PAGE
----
The results reported here hinge on the three sets of main elements of the decision model presented in the theoretical framework (Theoretical framework of investment decisions) and answer the following questions: (i) do consumers focus only on differences in energy intensity when purchasing energy durable goods or are there other attributes likely to be more highly rated than energy? (ii) How do consumers weight energy savings? (iii) What are the unobserved costs and benefits of energy-efficient goods?
The importance of energy intensity and other attributes
EE is rated differently in the three sectors and is not generally the biggest driving factor. For household buying refrigerators, there were different opinions regarding the role of attributes such as dimensions, capacity and price in the actual decision-making process. Some participants attributed more weight to dimensions and capacity (which it was agreed to treat jointly), whereas others put more on price. In the end, a consensus was reached to rank both in joint first place with the same weighting. Another consensus had to be reached between brand and energy consumption.Footnote 10 It was finally agreed to rank the energy consumption attribute in second place. Third place went to a generic category jointly representing performance, safety and aesthetics.Footnote 11 And, fourth place went to brand. The same exercise was carried out for washing machines with similar results, though in this case, participants attached more importance to load capacity than to price, followed by performance,Footnote 12 dimensions and brand in that order.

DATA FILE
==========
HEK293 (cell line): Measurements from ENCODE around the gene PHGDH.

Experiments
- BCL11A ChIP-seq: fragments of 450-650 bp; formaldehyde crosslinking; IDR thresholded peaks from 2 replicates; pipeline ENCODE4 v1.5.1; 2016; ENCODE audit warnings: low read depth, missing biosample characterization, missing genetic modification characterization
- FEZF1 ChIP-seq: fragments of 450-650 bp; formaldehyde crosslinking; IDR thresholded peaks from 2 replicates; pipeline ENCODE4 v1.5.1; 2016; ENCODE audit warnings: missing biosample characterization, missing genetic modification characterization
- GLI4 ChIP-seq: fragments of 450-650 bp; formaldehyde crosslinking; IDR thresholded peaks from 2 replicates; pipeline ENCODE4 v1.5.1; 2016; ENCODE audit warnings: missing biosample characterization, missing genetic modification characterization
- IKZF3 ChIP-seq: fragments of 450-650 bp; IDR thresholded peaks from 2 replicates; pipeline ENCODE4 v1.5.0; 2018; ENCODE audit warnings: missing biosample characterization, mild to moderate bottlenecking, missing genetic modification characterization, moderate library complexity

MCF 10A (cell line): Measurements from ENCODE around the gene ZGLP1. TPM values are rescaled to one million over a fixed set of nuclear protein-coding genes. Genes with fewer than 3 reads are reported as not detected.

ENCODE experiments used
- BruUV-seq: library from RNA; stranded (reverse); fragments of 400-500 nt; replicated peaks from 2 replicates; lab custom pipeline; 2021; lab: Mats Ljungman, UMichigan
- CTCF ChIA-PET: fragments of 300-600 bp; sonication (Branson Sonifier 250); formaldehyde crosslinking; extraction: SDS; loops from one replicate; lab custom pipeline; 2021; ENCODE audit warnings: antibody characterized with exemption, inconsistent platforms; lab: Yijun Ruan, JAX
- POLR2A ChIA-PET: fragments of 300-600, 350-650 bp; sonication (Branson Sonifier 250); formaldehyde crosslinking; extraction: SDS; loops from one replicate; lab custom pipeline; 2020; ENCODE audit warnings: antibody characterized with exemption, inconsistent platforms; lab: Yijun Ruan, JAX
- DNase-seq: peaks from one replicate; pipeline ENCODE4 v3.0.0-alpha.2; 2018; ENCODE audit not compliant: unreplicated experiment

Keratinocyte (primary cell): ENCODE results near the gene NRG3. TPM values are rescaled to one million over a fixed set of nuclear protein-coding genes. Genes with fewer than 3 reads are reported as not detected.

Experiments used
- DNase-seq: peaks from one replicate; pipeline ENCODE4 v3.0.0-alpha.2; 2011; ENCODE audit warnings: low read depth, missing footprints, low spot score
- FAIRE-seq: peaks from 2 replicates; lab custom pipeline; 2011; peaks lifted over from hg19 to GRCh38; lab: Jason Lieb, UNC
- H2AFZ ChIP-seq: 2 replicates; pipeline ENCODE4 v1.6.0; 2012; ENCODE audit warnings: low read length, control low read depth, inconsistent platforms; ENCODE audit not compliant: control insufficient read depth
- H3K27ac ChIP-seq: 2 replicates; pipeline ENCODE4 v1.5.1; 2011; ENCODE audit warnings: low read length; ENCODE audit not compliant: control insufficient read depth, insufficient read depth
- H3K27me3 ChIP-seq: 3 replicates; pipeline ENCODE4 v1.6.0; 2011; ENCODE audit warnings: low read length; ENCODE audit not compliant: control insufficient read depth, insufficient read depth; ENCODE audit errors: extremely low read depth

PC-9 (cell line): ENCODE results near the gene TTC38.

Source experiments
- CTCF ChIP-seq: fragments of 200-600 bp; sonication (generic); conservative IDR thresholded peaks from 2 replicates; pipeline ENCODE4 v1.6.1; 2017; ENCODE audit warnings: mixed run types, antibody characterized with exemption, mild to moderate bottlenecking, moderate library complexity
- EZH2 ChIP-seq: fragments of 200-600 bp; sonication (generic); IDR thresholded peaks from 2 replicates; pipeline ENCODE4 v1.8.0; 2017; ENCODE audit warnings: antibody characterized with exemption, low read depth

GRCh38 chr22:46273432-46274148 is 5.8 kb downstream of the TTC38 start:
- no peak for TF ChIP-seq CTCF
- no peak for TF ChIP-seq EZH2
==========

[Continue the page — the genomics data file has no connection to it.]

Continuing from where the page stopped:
When accommodation owners were asked about the factors that influenced their purchasing decisions with respect to new appliances, the attribute most frequently mentioned was price, followed by a brand in terms of value for money, durability and customers’ perceptions. Capacity and noise level (decibels) were also mentioned, particularly for mini-bars in hotel rooms. Other attributes such as shape and size, aesthetics (shape, colour, etc.) and the performance of appliances (particularly TVs) were also mentioned. EE was found to be less important and was mentioned spontaneously by just three of the eight interviewees in relation to kitchen appliances, mini-bars and hair dryers.For HVAC, constraining factors such as budget and the infrastructure of hotels were mentioned, given that once hotels initially install HVAC, it is very costly and difficult to renew and adapt the system to the infrastructure of the hotel. Brand was the most important factor, related mainly to durability (resistance) and technical and maintenance support and then came other characteristics such as size and energy consumption.